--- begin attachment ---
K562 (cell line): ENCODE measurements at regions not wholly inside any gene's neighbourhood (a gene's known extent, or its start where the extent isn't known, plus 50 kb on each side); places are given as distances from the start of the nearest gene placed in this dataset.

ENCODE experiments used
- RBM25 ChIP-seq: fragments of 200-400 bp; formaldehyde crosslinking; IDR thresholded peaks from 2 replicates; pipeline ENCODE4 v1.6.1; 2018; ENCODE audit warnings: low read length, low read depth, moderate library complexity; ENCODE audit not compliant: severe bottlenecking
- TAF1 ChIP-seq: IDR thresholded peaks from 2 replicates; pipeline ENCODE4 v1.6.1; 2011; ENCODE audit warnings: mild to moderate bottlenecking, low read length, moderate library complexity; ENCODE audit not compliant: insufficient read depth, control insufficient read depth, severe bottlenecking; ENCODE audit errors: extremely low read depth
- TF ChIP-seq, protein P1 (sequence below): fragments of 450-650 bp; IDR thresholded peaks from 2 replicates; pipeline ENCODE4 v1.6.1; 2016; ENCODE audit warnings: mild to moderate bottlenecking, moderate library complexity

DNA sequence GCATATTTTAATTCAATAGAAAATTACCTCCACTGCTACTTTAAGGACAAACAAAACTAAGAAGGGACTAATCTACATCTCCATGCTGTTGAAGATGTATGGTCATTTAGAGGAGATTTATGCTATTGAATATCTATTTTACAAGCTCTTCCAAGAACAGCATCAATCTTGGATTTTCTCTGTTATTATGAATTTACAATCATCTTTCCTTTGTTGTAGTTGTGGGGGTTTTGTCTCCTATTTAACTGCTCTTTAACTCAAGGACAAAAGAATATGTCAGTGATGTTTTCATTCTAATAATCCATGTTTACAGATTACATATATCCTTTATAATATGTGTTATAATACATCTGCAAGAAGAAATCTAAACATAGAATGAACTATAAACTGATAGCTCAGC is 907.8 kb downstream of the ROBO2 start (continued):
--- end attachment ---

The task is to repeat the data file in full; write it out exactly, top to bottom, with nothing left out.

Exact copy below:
K562 (cell line): ENCODE measurements at regions not wholly inside any gene's neighbourhood (a gene's known extent, or its start where the extent isn't known, plus 50 kb on each side); places are given as distances from the start of the nearest gene placed in this dataset.

ENCODE experiments used
- RBM25 ChIP-seq: fragments of 200-400 bp; formaldehyde crosslinking; IDR thresholded peaks from 2 replicates; pipeline ENCODE4 v1.6.1; 2018; ENCODE audit warnings: low read length, low read depth, moderate library complexity; ENCODE audit not compliant: severe bottlenecking
- TAF1 ChIP-seq: IDR thresholded peaks from 2 replicates; pipeline ENCODE4 v1.6.1; 2011; ENCODE audit warnings: mild to moderate bottlenecking, low read length, moderate library complexity; ENCODE audit not compliant: insufficient read depth, control insufficient read depth, severe bottlenecking; ENCODE audit errors: extremely low read depth
- TF ChIP-seq, protein P1 (sequence below): fragments of 450-650 bp; IDR thresholded peaks from 2 replicates; pipeline ENCODE4 v1.6.1; 2016; ENCODE audit warnings: mild to moderate bottlenecking, moderate library complexity

DNA sequence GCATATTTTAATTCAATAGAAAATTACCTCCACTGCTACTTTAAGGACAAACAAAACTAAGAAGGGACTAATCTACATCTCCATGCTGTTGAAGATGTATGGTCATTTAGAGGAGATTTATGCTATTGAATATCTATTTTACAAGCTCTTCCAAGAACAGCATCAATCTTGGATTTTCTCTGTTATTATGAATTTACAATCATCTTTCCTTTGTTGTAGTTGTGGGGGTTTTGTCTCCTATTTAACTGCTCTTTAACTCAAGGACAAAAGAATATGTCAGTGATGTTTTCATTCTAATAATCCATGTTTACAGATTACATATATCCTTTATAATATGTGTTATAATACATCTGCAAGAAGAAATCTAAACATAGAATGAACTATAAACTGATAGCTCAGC is 907.8 kb downstream of the ROBO2 start (continued):